BEIJING, (Reuters) - China stormed back to post a hefty trade surplus in April as exports hit a record while imports eased more than expected, weighed down by sustained monetary tightening and high commodity prices.
The surplus of $11.4 billion, nearly four times greater than expected, followed a small, rare trade deficit in the first quarter and could reignite criticism of Beijing’s policy of limiting currency appreciation.
Exports were slightly stronger than anticipated, growing 29.9 percent in April from a year earlier to $155.7 billion.
Imports climbed at a lacklustre 21.8 percent, well short of estimates. Analysts were at loggerheads over whether this should be read as a sign of surprising weakness in the Chinese economy or simply deferred purchases because of soaring commodity bills.
“Exports are much stronger, that’s the basic thing. Global demand is still pretty strong, a bit stronger than many people feared,” said Tao Wang, economist with UBS in Beijing.
“On the import side, we think that commodity exports had been very strongly up until February and there has been quite a bit of inventory build-up. So right now we think it’s going through some adjustment.”
But Xu Biao, an economist with China Merchants Bank in Shenzhen, said the lower-than-expected imports might contain a much more serious warning.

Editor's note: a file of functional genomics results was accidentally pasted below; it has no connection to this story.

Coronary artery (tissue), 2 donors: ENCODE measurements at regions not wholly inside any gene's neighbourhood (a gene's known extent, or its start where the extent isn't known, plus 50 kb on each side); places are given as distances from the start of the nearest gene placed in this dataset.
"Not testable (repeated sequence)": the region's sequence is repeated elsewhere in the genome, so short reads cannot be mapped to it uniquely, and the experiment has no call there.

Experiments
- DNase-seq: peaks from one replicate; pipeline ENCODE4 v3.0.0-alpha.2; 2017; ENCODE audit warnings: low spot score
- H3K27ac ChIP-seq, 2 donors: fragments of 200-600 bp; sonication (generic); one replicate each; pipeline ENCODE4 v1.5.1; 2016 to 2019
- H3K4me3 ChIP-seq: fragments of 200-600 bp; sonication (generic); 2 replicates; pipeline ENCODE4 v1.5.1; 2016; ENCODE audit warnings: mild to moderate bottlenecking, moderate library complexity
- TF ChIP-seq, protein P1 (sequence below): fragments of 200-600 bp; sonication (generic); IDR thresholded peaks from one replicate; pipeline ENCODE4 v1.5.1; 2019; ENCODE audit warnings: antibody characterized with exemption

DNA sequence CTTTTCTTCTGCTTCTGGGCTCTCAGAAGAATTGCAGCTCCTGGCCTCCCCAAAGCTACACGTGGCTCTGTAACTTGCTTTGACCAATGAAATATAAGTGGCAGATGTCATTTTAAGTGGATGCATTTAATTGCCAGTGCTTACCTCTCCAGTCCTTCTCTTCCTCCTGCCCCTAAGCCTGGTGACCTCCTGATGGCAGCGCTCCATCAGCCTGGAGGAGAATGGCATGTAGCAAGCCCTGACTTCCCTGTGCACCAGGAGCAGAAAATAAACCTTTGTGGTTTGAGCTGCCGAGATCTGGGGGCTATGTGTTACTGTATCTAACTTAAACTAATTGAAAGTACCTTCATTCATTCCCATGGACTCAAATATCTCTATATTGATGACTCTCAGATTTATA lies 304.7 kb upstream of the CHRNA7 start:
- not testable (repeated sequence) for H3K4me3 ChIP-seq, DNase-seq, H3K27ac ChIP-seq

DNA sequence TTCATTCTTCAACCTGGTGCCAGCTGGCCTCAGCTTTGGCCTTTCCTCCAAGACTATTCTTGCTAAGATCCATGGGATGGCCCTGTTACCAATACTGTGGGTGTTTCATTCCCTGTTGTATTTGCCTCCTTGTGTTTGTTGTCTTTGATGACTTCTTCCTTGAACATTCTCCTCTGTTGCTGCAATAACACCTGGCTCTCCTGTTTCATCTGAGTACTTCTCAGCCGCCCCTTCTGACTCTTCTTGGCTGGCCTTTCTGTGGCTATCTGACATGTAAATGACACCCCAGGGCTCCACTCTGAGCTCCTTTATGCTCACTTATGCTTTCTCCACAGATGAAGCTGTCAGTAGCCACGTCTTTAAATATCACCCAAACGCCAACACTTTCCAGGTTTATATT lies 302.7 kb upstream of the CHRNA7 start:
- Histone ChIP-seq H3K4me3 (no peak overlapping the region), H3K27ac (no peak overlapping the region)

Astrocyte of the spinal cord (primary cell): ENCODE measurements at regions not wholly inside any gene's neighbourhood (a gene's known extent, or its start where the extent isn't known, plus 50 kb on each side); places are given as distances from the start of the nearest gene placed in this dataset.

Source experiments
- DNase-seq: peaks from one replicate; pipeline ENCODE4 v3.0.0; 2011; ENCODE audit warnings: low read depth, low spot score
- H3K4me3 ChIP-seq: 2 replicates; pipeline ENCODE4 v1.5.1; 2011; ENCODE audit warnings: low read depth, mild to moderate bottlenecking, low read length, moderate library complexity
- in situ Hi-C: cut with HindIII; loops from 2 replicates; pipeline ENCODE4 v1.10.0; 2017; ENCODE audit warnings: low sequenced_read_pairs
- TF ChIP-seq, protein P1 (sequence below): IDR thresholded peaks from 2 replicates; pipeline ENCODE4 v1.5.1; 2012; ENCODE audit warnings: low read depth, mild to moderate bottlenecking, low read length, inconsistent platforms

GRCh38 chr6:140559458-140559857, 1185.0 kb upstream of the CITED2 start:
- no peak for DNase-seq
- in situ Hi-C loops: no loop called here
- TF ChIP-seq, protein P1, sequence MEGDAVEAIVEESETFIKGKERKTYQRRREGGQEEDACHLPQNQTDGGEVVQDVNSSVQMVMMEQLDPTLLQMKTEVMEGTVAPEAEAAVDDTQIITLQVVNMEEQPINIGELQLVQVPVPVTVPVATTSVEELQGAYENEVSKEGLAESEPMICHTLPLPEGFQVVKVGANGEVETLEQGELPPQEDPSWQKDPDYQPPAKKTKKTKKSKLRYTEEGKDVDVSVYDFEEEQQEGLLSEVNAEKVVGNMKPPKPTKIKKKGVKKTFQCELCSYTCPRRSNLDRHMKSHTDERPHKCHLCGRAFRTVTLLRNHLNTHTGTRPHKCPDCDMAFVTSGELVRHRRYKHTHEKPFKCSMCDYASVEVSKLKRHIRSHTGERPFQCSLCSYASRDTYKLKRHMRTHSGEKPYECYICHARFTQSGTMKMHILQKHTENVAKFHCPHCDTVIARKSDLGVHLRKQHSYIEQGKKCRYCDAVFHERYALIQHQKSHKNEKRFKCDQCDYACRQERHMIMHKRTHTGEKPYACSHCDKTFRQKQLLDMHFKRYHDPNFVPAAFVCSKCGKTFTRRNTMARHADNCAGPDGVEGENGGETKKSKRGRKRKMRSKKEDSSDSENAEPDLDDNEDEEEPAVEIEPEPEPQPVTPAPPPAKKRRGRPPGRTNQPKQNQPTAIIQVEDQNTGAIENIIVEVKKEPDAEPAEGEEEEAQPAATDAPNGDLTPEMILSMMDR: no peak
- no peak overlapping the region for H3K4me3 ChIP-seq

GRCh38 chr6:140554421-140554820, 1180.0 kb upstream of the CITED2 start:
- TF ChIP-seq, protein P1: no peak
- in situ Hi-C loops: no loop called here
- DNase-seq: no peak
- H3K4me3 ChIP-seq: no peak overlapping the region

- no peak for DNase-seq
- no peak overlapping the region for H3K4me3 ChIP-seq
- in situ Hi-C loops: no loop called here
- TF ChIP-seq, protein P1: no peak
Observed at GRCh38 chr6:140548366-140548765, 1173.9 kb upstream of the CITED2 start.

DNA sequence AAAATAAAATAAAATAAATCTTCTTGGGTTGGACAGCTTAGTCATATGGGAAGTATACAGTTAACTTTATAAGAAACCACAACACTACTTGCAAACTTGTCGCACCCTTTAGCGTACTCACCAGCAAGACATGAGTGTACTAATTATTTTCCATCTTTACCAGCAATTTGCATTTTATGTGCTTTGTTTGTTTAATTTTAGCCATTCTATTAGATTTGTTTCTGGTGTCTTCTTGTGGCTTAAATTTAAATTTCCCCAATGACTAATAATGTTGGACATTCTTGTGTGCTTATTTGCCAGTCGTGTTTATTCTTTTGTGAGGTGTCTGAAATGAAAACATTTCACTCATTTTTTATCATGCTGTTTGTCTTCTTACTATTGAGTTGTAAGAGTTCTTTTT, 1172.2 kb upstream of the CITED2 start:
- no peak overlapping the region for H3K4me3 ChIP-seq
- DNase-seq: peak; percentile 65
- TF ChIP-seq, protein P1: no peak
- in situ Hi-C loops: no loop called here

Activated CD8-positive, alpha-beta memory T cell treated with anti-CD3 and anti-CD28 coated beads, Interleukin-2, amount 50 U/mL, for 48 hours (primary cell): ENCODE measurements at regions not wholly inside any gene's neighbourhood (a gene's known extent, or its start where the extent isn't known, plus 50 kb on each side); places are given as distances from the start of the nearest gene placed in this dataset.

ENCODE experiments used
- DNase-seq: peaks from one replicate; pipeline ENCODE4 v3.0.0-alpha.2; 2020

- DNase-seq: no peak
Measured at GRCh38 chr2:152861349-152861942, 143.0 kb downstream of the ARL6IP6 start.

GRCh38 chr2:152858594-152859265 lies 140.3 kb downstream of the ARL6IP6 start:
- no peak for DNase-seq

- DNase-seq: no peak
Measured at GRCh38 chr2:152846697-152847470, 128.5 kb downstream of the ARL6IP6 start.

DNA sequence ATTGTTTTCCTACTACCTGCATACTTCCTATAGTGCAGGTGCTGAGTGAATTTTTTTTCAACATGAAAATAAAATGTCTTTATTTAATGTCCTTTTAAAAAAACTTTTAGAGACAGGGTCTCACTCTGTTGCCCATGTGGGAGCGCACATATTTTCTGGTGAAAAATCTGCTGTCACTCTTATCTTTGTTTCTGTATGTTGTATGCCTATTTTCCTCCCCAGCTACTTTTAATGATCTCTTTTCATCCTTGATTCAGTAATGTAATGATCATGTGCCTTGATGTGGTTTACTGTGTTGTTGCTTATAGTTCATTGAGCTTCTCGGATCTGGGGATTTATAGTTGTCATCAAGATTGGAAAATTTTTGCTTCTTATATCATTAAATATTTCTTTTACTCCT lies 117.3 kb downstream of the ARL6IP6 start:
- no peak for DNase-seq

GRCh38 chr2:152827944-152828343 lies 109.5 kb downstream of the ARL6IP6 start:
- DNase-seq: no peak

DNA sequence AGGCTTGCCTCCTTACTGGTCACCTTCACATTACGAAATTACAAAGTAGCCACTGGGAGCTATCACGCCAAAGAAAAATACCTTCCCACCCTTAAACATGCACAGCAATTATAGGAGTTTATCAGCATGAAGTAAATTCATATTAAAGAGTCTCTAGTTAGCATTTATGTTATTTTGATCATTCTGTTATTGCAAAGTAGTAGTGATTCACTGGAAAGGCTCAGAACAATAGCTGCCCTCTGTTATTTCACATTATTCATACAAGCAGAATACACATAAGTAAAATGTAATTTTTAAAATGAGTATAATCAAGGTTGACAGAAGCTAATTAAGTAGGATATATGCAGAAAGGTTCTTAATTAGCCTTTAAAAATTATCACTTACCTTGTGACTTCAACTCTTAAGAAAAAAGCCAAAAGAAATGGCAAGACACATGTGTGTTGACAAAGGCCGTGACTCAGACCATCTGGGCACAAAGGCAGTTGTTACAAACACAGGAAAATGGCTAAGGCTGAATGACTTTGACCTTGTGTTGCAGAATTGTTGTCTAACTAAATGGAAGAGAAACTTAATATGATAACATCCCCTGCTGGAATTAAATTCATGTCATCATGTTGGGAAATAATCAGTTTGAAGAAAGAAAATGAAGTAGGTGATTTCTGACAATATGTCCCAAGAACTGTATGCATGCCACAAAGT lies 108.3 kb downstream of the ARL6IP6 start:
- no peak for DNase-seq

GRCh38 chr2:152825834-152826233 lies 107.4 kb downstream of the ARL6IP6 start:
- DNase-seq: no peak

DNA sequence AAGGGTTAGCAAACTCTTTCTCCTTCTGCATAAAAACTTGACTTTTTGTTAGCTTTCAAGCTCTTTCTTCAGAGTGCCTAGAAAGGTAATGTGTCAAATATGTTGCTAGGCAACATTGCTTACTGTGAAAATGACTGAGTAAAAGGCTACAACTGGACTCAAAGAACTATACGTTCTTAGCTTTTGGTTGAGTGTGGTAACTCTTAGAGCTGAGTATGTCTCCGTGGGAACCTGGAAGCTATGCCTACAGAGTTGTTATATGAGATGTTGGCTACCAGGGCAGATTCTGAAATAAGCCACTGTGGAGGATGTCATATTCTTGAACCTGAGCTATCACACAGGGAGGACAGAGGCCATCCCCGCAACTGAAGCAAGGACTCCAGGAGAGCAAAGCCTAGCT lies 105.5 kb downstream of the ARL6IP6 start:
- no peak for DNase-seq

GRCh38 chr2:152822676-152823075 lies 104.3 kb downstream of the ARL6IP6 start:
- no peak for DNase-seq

“Concerns about a slowdown have certainly intensified, and the risks of a worst-case scenario for the Chinese economy, namely a relatively low growth rate and a high inflation, are on the rise,” he said.
The median forecast of economists polled by Reuters last week was for exports to rise 29.4 percent and imports to grow 28 percent, resulting in a trade surplus of $3 billion.
On a seasonally adjusted basis, exports rose 35.1 percent in April from a year earlier and rose 12.3 percent from the previous month. Imports gained 27.4 percent year-on-year and 7.4 percent month-on-month, the customs administration said.
China’s trade numbers also registered an impact from Japan’s earthquake and subsequent nuclear crisis. Imports from Japan were $16 billion in April, down 14.9 percent from March, as production and shipments were interrupted.
The strong data, including a 16 percent rise in China’s trade surplus with the United States to its widest since November, came as senior U.S. and Chinese officials met in Washington for a two-day Strategic and Economic Dialogue.
The data could give fresh ammunition to some U.S. lawmakers who have linked the trade imbalance to China’s currency policy, saying a weak yuan gives Chinese manufacturers an unfair advantage in global markets.